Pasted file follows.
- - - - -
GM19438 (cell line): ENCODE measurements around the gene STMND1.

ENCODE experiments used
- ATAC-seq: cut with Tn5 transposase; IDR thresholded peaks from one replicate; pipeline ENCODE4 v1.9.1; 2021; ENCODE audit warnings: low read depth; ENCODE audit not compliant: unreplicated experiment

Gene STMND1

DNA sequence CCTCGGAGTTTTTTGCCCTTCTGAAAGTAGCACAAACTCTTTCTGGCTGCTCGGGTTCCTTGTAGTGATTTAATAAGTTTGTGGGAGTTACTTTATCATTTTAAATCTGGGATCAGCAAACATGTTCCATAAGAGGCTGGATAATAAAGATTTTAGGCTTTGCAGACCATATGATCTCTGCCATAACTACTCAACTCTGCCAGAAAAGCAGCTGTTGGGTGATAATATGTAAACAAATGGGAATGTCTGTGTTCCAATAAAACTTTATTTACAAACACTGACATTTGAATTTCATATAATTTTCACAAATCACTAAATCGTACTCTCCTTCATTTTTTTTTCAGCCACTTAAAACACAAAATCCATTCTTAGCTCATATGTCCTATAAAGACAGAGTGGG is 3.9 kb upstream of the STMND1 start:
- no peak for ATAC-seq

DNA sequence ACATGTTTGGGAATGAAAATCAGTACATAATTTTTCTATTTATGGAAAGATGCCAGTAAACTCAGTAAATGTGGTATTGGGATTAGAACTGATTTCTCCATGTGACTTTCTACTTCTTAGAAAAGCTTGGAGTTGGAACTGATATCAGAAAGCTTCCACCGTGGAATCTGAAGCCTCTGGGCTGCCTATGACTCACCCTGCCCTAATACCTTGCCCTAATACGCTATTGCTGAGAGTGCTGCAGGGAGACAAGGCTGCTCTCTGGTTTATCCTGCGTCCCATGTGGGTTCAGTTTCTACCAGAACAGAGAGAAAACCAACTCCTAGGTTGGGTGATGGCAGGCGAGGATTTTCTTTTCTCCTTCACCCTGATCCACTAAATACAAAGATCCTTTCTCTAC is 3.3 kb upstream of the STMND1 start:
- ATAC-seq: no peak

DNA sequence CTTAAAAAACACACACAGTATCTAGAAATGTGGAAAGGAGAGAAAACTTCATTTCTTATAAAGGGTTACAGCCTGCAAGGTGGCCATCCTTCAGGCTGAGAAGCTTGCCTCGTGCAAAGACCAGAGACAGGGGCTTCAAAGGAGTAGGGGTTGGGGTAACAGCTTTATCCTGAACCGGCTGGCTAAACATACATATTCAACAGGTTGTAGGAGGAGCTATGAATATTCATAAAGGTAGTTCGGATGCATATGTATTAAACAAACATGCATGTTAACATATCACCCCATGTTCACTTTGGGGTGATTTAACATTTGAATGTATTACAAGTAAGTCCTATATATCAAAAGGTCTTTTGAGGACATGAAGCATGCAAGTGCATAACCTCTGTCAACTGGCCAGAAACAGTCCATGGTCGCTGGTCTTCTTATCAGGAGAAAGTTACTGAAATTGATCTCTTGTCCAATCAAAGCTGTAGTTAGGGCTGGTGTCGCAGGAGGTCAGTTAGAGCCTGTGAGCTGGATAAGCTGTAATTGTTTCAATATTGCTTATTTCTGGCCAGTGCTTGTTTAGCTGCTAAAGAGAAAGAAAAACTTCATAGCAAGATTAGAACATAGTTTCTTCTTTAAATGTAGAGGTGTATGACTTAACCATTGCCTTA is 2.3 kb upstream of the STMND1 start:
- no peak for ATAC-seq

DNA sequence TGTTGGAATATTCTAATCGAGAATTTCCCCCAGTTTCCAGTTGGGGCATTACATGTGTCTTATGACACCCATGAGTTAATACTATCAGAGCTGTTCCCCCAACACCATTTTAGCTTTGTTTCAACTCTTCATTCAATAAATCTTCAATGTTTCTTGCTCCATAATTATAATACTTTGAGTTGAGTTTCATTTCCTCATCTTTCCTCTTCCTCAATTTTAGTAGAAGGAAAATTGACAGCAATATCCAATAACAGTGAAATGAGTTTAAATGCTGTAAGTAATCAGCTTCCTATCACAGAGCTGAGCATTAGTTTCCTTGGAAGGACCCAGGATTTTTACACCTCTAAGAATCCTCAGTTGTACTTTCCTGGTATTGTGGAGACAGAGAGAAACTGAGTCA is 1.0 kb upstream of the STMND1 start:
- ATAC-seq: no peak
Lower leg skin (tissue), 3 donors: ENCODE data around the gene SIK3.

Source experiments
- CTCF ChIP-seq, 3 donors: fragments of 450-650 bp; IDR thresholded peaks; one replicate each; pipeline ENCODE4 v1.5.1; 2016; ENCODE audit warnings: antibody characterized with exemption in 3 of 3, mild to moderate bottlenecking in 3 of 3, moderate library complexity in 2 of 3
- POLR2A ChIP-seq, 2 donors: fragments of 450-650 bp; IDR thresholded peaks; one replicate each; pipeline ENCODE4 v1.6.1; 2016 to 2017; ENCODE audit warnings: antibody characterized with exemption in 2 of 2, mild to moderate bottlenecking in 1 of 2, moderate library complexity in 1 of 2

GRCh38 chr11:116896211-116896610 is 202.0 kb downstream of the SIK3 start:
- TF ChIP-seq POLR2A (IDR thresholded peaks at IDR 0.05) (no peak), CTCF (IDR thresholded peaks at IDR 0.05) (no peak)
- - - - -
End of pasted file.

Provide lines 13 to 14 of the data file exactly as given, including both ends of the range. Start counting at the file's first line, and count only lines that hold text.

Lower leg skin (tissue), 3 donors: ENCODE data around the gene SIK3.

Source experiments